About Me

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Recent retiree--35 year's experience teaching reading, English, adult basic education and volunteer leadership skills. Started this blog to exchange ideas and commentary with friends and others having an interest in joining the discussions. Greatest life accomplishments include: 1.organized my 3rd grade class to check out library books for me to get around librarian's weekly limit--Amazon.com, the Mullins Elementary 3rd Grade Class of 1956 is still waiting for "thank you" notes; 2. volunteered in the Peace Corps, island of St. Kitts, West Indies; 3.taught adults to read, earn their GEDs., and speak English as a second language; 4. bought a border collie puppy for $6, got evicted rather than give him up, and began a life-long love affair with all things "Dog"; 5. joined a physical fitness boot camp in my mid-50s--don't mess with someone who's been doing regulation pushups in wet grass at 5:30 a.m.; 6. walked across Northern England with best friend Sally--over 80 miles from the Irish to North Seas; and 7. travelled to many foreign countries for pleasure and work.

Friday, October 5, 2012

Friday Fences - Last Call for Kizhi Island

At the first of the week mentioned that little Kizhi Island in northern Russia had something for all the weekly memes I participate in, including some wonderful old fences that would have been built in the 1700s with all the other wood construction on the island.  First this "long" view of a sturdy post and board fence that would have been used to protect grain crops from wandering cattle:

Here's closeups of this fence with the windmill and Winter Cathedral and bell tower (so called because it was heated in the winter as opposed to the more grand Transfiguration Cathedral that I've shown earlier which had no heat, so was used in the summer):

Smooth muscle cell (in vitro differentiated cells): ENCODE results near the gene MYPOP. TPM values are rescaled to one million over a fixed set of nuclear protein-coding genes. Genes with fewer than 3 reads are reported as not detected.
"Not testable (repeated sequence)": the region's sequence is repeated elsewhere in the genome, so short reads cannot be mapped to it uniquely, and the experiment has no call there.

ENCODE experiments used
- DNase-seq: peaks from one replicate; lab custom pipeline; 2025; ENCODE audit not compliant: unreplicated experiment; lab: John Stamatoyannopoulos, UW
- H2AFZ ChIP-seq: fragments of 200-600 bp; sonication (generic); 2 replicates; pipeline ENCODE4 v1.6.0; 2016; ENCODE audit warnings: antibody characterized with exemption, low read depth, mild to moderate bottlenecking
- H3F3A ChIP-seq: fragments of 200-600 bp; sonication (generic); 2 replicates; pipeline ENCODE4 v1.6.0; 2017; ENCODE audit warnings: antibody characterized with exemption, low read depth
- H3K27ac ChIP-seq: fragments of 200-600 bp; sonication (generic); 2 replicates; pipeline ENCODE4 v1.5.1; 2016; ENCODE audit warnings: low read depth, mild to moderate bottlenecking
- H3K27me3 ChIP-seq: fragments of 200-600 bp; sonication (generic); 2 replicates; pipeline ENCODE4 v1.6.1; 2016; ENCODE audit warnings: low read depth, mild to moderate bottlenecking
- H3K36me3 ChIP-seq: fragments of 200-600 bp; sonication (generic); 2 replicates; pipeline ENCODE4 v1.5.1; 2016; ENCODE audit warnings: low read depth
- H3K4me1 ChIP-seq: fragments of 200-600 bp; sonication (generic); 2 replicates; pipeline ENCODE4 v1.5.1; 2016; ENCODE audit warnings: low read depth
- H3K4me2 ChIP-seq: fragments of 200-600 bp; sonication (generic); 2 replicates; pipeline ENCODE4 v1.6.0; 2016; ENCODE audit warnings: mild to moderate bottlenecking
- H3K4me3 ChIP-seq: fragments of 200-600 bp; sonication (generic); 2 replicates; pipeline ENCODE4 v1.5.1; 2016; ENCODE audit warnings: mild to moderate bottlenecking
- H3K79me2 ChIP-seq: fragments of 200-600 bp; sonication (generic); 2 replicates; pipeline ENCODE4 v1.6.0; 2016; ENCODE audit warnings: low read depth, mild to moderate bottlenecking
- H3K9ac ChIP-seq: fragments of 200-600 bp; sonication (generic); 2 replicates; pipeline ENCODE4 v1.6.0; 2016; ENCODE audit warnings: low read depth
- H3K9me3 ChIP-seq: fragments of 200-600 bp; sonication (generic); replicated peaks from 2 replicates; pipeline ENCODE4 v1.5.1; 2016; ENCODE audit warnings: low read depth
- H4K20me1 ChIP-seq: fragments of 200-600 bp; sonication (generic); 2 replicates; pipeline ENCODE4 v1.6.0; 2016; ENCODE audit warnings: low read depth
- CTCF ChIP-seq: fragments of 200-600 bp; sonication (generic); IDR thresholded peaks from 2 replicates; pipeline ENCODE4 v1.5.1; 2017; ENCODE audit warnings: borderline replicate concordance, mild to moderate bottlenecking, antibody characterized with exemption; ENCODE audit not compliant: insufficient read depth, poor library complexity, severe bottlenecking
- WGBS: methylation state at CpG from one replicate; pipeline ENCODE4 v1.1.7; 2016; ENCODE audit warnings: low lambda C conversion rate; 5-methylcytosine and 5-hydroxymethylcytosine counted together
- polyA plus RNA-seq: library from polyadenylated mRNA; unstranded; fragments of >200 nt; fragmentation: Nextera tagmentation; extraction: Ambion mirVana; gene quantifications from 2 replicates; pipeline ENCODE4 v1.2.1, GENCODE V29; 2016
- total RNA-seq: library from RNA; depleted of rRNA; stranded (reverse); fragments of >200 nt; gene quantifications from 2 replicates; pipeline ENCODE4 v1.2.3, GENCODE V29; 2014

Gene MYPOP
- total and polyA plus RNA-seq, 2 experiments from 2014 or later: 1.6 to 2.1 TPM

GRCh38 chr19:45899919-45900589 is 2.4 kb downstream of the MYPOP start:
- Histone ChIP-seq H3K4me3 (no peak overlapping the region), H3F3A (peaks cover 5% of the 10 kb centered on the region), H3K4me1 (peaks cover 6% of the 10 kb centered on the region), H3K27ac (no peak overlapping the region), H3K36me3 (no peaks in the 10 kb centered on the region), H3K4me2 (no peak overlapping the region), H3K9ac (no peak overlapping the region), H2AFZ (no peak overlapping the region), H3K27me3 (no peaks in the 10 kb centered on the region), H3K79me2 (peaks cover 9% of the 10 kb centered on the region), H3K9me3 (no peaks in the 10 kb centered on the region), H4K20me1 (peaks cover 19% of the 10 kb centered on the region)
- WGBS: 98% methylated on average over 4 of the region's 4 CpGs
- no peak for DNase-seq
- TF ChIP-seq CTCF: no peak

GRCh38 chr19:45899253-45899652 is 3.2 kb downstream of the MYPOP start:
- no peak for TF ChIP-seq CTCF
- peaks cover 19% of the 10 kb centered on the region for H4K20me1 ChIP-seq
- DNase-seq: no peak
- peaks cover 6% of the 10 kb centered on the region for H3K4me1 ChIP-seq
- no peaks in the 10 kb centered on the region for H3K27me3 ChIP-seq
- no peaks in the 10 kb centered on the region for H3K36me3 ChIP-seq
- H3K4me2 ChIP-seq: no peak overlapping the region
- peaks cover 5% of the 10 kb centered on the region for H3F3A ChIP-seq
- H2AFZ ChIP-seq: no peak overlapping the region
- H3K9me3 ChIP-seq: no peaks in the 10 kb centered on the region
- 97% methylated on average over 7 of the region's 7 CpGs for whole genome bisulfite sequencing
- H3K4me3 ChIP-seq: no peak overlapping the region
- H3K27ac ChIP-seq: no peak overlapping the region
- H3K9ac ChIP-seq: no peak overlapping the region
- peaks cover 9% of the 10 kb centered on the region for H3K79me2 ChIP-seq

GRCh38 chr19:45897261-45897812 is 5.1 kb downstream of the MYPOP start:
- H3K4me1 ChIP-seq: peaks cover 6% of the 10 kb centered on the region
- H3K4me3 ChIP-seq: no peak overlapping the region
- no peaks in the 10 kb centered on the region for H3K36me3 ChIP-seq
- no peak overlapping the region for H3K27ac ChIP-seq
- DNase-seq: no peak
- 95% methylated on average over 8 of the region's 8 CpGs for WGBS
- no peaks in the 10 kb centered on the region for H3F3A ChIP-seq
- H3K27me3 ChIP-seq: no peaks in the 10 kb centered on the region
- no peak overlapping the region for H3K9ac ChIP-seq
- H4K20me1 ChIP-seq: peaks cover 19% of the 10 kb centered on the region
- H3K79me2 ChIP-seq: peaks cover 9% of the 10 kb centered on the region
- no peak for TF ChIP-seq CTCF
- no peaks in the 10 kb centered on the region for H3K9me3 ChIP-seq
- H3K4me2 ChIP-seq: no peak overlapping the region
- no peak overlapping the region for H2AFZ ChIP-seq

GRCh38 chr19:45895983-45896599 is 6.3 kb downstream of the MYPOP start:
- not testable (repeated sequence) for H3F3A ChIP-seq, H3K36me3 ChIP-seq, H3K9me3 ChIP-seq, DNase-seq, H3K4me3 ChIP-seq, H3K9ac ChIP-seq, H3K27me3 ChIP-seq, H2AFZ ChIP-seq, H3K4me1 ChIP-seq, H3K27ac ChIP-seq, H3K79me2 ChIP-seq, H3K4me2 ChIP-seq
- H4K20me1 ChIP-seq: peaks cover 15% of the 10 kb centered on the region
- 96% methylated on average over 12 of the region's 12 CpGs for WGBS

And here's another fence style where small poles are lashed together:

Now I'm not sure that there would have been scarecrows in gardens in the 1700s even though the island was used for pagan rituals back even earlier in the 11th century when Russian settlers established a parish here. Maybe by the 16th century a scarecrow and the cathedrals would have been enough to protect the settlers from underworld demons? :-)

The farm house/barn was also fenced to keep livestock from wandering into grain fields and destroying crops. And then there was this fencing along the lake's edge. Not sure it purpose, but a beautiful scene:

Finally, this more permanent stone and timber-capped wall enclosed the Transfiguration Cathedral and bell tower:

I hope you've enjoyed my "postcards from Russia" over the past couple of weeks.  I'm going to leave it for a bit now.  Like many of you, I've been looking for signs of fall so will be sharing those scenes in the coming weeks.  Warning:  expect more Russia though because haven't shown you any of the grandeur of the czars and St. Petersburg!

Now for more Friday Fences go to our host Janice's site at Life According to Jan and Jer .


Beth Edwards said...

i'm going to come hang out with you for a while. you get to see some of the most beautiful views. awesome structures. wow!! (:

Jan n Jer said...

Your photos are just outstanding Faye...those fences are so unique. The setting is awesome...what a gorgeous place!

TexWisGirl said...

love those fences! the slanted ones are awesome!

Grandma Barb's This and That said...

Wonderful fences!

Rose said...

That fencing it really different. I don't think I have ever seen that anywhere else.

Anonymous said...

These are just amazing! Have a good weekend.

NatureFootstep said...

great fences in Russia too. :) Thanks for sharing.

Re the color of my bridge. I´m not sure if that is Falu Red. But the color os much like it. I´ve never seen Falu Red painted on planks for walking.

Revrunner said...

How unusual!

Riet said...

Those fences are really special. I like the sights.

Anne (cornucopia) said...

Fantastic pictures!

Judy said...

I wonder why those slanted fences never made it to Canada... I have only seen photos of them from Eastern Europe.
I love that shot of the cathedral!! Beautiful!!
And the wreath in the next post doesn't have any gourds - how can you say it is over the top?

Marie said...

Amazing fences and windmills! Such a fascinating fence design! How often does one get to see photos of rural Russia? I love blogging! :-) Thanks so much, Faye!

sparkle100-havealook.blogspot.com said...

The fences I adore so different what I have ever seen and the Windmill also nice.

Thanks for all your pictures.

Now I think it is lunch time here.